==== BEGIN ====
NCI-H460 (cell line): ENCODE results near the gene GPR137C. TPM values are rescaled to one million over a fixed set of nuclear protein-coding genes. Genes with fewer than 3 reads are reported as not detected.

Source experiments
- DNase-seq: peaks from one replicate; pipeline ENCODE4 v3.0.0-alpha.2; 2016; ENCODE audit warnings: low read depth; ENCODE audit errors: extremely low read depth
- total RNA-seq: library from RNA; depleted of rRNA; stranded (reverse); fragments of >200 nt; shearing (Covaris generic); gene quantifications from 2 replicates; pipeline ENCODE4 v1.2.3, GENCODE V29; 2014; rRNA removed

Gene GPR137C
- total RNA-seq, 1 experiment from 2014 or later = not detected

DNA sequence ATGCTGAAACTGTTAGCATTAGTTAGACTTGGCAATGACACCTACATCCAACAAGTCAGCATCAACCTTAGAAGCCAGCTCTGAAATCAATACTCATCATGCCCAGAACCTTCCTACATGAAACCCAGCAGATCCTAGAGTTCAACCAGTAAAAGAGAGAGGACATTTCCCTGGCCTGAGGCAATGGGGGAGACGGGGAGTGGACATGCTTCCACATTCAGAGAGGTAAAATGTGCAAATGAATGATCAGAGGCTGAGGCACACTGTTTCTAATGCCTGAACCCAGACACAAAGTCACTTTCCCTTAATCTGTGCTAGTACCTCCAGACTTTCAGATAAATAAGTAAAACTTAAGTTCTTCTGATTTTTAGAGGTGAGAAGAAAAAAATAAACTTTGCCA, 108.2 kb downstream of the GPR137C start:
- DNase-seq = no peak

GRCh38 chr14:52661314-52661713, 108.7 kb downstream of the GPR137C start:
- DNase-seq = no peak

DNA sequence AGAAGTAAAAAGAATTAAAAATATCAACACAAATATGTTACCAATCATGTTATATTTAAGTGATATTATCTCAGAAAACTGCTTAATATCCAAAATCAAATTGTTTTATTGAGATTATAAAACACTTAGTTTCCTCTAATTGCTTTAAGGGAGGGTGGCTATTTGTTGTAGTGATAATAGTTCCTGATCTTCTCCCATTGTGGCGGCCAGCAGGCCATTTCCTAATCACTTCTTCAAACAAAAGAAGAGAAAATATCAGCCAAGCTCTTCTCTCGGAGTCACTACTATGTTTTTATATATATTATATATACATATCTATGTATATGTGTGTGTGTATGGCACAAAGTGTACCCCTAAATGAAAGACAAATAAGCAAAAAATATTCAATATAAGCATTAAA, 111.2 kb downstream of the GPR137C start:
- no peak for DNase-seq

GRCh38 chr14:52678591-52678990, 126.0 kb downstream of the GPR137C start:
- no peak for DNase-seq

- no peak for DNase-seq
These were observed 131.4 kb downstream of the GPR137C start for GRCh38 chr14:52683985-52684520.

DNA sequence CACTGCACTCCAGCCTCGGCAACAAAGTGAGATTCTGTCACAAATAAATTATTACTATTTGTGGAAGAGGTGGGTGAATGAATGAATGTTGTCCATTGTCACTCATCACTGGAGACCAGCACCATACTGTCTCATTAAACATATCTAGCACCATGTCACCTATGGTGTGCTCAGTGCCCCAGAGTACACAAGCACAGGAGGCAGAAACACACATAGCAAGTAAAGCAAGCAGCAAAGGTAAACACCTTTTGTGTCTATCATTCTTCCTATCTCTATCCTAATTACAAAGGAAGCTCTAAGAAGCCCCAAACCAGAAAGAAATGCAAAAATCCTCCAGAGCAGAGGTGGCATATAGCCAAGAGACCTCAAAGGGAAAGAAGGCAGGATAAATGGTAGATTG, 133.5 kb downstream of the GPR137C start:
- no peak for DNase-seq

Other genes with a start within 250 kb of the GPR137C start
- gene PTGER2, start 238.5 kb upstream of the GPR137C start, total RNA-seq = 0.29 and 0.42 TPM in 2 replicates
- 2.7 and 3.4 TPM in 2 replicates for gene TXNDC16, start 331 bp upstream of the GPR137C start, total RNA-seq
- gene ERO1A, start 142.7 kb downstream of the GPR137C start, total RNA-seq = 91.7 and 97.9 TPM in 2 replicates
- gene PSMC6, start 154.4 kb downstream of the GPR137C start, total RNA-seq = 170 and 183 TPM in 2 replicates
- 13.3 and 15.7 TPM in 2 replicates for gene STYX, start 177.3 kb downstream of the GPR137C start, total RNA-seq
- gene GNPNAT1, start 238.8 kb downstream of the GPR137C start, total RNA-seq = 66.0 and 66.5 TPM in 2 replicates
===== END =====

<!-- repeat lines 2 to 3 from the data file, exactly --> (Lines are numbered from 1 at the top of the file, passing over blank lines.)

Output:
Source experiments
- DNase-seq: peaks from one replicate; pipeline ENCODE4 v3.0.0-alpha.2; 2016; ENCODE audit warnings: low read depth; ENCODE audit errors: extremely low read depth